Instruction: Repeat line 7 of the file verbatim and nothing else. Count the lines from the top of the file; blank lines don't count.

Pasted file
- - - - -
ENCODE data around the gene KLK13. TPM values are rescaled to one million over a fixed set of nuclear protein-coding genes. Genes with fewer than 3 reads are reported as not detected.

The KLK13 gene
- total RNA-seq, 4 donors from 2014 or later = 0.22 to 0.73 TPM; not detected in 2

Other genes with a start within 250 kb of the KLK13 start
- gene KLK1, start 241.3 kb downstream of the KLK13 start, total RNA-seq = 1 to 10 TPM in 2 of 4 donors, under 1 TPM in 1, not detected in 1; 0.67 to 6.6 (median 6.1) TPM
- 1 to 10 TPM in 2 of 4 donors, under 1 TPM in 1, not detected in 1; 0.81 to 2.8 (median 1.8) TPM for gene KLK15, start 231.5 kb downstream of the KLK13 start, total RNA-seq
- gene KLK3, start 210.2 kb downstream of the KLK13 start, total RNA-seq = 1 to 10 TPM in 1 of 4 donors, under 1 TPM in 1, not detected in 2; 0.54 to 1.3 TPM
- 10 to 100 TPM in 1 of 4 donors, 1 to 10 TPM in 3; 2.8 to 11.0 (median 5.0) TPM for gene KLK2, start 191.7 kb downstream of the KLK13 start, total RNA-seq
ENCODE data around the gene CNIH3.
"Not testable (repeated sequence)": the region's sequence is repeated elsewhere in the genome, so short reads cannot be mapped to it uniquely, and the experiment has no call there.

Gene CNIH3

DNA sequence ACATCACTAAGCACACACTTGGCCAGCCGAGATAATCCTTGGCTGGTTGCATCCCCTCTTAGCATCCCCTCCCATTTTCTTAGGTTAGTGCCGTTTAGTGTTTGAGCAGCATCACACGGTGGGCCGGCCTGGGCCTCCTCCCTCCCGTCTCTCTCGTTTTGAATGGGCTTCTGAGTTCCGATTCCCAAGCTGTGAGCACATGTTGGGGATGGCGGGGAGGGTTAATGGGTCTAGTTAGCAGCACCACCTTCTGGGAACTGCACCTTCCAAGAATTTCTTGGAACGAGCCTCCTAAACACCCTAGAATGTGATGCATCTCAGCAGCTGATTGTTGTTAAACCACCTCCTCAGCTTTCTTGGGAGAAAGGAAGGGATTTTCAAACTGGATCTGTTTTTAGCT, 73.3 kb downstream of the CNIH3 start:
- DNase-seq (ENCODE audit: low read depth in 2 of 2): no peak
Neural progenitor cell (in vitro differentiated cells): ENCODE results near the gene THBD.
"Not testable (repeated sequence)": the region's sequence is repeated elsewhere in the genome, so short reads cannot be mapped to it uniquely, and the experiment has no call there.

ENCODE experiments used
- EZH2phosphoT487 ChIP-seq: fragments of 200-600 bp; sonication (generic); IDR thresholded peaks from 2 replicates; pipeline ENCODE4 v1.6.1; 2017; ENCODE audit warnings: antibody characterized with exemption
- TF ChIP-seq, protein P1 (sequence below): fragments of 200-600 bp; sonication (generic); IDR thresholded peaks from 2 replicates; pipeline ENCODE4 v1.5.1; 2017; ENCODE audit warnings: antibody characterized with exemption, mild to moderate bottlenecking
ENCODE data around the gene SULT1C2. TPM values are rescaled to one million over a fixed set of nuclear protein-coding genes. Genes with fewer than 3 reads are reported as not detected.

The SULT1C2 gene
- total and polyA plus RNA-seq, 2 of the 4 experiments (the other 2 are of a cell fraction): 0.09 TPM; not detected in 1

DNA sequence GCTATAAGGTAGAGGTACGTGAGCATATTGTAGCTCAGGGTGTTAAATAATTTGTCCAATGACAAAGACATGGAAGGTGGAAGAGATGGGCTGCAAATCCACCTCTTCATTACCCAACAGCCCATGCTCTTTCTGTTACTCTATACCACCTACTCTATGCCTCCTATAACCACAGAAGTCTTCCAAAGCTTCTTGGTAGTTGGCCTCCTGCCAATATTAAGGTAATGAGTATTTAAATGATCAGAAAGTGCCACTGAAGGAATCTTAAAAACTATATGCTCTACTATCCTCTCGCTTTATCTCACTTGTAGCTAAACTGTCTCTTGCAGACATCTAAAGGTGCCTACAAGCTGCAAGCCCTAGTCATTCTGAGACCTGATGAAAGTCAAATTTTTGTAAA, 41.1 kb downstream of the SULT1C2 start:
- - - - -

- gene KLK3, start 210.2 kb downstream of the KLK13 start, total RNA-seq = 1 to 10 TPM in 1 of 4 donors, under 1 TPM in 1, not detected in 2; 0.54 to 1.3 TPM